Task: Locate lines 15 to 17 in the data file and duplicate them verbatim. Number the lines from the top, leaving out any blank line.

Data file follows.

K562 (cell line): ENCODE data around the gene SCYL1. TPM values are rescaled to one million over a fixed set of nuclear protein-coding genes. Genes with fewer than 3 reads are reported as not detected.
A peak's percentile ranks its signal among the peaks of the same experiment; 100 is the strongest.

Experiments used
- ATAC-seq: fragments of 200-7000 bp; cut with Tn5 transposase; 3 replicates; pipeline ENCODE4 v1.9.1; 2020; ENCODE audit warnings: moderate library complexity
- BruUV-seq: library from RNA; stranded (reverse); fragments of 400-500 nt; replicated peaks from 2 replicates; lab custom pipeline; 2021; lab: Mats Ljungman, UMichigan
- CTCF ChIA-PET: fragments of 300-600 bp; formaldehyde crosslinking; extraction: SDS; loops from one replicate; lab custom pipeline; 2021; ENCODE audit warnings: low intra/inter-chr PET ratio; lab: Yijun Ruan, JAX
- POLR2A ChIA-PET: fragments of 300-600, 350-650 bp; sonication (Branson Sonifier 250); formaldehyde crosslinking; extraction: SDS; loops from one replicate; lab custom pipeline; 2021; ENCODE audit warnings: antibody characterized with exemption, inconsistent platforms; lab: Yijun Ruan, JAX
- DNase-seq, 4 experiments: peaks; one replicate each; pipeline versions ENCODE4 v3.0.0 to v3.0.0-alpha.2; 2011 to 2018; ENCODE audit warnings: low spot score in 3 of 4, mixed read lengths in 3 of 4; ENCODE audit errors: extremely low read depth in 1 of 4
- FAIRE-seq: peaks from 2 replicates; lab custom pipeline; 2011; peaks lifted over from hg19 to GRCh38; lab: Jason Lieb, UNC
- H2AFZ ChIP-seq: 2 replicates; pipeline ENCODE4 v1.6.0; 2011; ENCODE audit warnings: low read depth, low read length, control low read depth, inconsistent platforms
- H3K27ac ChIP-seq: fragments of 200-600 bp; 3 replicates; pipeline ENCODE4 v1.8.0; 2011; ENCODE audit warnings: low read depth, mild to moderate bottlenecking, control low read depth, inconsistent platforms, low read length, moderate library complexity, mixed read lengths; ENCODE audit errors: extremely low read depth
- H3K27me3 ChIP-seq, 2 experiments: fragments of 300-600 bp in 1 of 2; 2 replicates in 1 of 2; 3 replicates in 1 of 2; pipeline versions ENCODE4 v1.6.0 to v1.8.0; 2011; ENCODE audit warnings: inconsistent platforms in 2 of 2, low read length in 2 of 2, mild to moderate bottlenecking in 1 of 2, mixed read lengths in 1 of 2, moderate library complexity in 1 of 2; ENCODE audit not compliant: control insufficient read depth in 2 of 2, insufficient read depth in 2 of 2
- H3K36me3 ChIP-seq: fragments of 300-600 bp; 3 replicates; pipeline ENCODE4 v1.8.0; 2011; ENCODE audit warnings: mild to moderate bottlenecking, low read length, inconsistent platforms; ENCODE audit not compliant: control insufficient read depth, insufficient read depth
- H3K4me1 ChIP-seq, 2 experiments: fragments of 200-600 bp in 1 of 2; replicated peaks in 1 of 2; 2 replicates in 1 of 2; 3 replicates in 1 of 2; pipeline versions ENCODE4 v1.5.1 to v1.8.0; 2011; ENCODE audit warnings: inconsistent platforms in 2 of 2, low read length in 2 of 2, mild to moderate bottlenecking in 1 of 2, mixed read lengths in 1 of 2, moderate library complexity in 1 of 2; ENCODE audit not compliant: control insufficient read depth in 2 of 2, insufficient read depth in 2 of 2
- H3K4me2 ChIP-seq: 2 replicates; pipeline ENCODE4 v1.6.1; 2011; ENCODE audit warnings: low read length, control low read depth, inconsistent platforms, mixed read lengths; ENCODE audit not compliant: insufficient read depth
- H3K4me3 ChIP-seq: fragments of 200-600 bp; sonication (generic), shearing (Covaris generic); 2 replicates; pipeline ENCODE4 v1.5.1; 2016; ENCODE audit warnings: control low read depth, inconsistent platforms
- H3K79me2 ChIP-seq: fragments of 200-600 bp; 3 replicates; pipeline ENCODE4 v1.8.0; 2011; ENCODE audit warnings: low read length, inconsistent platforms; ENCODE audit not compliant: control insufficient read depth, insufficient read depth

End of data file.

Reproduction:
- H3K4me2 ChIP-seq: 2 replicates; pipeline ENCODE4 v1.6.1; 2011; ENCODE audit warnings: low read length, control low read depth, inconsistent platforms, mixed read lengths; ENCODE audit not compliant: insufficient read depth
- H3K4me3 ChIP-seq: fragments of 200-600 bp; sonication (generic), shearing (Covaris generic); 2 replicates; pipeline ENCODE4 v1.5.1; 2016; ENCODE audit warnings: control low read depth, inconsistent platforms
- H3K79me2 ChIP-seq: fragments of 200-600 bp; 3 replicates; pipeline ENCODE4 v1.8.0; 2011; ENCODE audit warnings: low read length, inconsistent platforms; ENCODE audit not compliant: control insufficient read depth, insufficient read depth